From Invermay comes an unusual report of a nesting duck, a pair of ravens and a rare raptor.
A black duck had its nest in last year’s raven’s nest.
The nest was the typical large stick one made by a raven or a hawk, high in a tree, and the duck had adopted it for its own use.
The brooding duck was noticed for a week or more until one day a commotion was heard.
A pair of ravens were making a racket, while the duck was flapping and quacking. The duck flew from the nest and perched in a nearby tree.
The ravens also flew from the nest but stayed nearby, noisily voicing their considerable disapproval.
It was then that another bird was noticed. This one appeared to be eating the duck’s eggs.
It was a square-tailed kite. It stayed for a few minutes eating the contents of some eggs, and then flew off, chased immediately by the ravens.
One of the ravens returned to the nest and took an egg, flying away with it, and followed by its mate. A couple of minutes later the duck returned to the nearby tree.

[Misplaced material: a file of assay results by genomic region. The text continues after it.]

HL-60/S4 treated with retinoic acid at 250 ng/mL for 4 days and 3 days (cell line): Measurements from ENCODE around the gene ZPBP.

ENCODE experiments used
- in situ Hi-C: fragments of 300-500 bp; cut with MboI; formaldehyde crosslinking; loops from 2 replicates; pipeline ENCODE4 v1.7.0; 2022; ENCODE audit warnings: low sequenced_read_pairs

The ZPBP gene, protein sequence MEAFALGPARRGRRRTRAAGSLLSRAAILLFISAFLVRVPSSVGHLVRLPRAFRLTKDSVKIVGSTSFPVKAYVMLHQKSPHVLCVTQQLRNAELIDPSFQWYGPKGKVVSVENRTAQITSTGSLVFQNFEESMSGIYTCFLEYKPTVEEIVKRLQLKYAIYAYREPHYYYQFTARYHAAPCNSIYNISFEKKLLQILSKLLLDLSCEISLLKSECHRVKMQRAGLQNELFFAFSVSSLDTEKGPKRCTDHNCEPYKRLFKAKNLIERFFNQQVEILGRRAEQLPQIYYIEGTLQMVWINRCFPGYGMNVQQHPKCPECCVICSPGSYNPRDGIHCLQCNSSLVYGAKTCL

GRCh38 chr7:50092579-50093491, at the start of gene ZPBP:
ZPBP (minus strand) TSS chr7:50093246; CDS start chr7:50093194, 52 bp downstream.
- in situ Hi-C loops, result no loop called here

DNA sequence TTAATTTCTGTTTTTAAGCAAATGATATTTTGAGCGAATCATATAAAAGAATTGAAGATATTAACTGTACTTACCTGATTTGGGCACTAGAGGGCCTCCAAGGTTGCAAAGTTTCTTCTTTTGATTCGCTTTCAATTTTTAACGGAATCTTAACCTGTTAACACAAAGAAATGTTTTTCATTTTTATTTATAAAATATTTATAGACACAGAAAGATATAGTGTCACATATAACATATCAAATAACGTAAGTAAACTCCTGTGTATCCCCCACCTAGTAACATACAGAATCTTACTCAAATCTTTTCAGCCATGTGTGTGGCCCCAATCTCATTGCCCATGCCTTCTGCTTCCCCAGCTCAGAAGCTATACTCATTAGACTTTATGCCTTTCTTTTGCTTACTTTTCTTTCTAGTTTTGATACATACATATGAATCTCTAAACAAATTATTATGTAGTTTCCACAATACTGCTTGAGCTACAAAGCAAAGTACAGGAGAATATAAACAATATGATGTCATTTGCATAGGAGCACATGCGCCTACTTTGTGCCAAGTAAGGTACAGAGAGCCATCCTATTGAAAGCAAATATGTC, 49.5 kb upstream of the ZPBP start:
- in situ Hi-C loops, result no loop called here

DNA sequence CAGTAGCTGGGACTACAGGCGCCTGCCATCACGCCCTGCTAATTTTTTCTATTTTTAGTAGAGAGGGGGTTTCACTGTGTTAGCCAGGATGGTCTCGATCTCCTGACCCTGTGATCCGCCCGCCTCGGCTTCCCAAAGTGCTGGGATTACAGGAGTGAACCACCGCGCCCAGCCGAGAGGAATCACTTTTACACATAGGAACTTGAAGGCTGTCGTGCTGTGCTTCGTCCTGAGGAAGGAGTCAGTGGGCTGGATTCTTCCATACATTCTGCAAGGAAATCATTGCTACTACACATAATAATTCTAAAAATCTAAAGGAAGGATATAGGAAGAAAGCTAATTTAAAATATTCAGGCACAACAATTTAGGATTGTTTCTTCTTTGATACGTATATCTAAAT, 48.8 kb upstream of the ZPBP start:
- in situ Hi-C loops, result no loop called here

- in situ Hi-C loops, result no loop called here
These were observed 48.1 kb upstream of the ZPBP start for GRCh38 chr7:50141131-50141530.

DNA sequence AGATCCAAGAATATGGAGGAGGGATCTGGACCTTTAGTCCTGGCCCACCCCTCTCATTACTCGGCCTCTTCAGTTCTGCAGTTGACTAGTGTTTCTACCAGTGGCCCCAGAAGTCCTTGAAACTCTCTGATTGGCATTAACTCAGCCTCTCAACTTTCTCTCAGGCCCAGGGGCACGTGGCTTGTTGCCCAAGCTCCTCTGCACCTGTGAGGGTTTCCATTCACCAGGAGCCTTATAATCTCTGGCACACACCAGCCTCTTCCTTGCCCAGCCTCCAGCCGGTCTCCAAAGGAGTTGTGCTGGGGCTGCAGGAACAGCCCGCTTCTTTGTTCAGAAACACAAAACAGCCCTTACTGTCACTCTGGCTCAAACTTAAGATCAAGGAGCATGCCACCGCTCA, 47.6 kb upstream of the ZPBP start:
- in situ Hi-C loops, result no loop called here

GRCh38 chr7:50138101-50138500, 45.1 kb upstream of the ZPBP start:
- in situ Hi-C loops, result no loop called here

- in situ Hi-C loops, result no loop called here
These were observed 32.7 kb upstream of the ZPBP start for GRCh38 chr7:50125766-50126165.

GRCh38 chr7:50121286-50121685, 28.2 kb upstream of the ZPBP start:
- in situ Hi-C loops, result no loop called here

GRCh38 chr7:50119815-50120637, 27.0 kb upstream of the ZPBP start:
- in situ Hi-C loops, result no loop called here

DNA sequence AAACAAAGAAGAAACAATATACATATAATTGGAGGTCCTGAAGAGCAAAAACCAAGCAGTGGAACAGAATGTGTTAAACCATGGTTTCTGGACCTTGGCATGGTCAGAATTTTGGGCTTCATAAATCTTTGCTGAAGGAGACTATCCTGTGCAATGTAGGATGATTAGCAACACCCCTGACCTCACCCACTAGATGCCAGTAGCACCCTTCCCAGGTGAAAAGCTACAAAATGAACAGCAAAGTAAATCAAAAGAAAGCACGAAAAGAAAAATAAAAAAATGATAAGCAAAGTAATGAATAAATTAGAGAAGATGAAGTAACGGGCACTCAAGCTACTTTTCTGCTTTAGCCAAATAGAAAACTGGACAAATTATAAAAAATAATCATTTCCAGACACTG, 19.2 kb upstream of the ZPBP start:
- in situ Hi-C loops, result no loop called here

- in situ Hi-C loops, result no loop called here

It perched for a while, then flew to its nest and picked up the shell of an emptied egg and flew off with it in its beak. It returned a second time to collect and remove another.
This treetop drama happened in mid-November.
The square-tailed kite is a rare visitor to the Ballarat region.
It is very much a treetop feeder.
It frequently takes the contents of nests, although usually much smaller nests.
Black ducks can make their nests in many places.
Typical is a ground nest in long grass or rushes.
However, many other sites are also used, including tree hollows, and platforms in shrubs.
Sometimes nests are quite high, with high stick nests of other birds occasionally chosen.
What was the duck intending to do with the eggshells she was removing from her disturbed nest?
Parent birds usually carry off the shells of their newly hatched eggs, but this was a different situation.
Another weedy grass is appearing in the Ballarat district.
This is the Texas needle grass, gradually increasing in various places, and now well established around Meredith.
Like the rather similar Chilean needle grass, it can be very difficult to distinguish from the native spear grasses (Austrostipa).
Both are brighter green and leafier than most of the spear-grasses in the Ballarat district, although there is at least one native that is the same bright colour.